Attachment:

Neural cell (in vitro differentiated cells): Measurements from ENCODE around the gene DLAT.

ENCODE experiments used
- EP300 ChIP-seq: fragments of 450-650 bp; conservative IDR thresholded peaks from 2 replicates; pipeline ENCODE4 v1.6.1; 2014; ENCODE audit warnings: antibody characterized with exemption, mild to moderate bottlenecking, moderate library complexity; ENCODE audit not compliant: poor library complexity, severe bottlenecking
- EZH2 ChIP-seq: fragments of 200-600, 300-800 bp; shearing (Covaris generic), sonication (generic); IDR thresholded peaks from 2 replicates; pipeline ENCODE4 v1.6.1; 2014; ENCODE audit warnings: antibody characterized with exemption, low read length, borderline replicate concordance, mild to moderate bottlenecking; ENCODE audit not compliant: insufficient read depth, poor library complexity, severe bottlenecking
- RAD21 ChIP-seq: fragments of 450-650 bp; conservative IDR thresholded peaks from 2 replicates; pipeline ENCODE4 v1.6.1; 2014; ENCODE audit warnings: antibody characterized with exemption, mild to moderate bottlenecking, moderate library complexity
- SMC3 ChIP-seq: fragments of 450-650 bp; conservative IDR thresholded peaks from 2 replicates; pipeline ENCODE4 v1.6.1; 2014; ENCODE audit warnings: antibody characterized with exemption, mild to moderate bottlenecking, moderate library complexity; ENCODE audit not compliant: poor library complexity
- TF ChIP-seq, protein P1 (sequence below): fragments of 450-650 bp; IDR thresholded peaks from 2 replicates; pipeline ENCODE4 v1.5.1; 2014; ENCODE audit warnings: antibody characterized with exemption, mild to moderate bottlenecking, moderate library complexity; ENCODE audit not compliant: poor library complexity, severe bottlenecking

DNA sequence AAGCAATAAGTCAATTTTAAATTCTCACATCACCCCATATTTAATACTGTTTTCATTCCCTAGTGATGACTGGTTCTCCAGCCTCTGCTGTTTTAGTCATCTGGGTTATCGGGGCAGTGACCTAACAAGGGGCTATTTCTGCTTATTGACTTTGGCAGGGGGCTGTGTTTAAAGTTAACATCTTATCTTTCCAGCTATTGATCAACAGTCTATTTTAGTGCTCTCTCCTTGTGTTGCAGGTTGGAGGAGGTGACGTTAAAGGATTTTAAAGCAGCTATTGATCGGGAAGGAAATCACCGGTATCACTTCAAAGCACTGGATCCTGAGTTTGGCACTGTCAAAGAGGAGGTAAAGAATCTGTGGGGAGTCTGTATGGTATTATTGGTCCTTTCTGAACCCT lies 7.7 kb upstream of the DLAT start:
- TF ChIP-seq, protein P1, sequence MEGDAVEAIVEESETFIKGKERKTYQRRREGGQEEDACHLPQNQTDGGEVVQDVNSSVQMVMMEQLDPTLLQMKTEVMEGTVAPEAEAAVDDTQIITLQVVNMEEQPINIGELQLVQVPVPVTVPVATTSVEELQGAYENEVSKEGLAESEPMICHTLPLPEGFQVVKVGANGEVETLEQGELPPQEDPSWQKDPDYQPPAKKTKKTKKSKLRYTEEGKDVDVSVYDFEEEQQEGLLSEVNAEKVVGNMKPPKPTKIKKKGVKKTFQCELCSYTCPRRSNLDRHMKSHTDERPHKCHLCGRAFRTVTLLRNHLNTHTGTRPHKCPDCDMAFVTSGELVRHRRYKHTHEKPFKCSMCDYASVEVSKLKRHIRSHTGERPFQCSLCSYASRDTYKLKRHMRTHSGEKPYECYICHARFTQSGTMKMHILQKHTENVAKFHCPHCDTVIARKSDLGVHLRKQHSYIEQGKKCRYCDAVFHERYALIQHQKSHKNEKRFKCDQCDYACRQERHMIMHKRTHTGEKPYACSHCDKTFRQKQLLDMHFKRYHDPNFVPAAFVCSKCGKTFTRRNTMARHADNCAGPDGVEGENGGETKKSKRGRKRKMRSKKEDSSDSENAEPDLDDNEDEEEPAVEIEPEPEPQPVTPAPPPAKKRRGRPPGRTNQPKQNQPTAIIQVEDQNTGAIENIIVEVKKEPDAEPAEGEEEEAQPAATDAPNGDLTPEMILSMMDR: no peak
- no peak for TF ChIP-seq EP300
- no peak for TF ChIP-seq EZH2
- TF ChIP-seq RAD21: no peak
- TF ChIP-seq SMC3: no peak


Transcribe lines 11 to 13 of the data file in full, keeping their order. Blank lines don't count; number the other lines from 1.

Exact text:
- no peak for TF ChIP-seq EZH2
- TF ChIP-seq RAD21: no peak
- TF ChIP-seq SMC3: no peak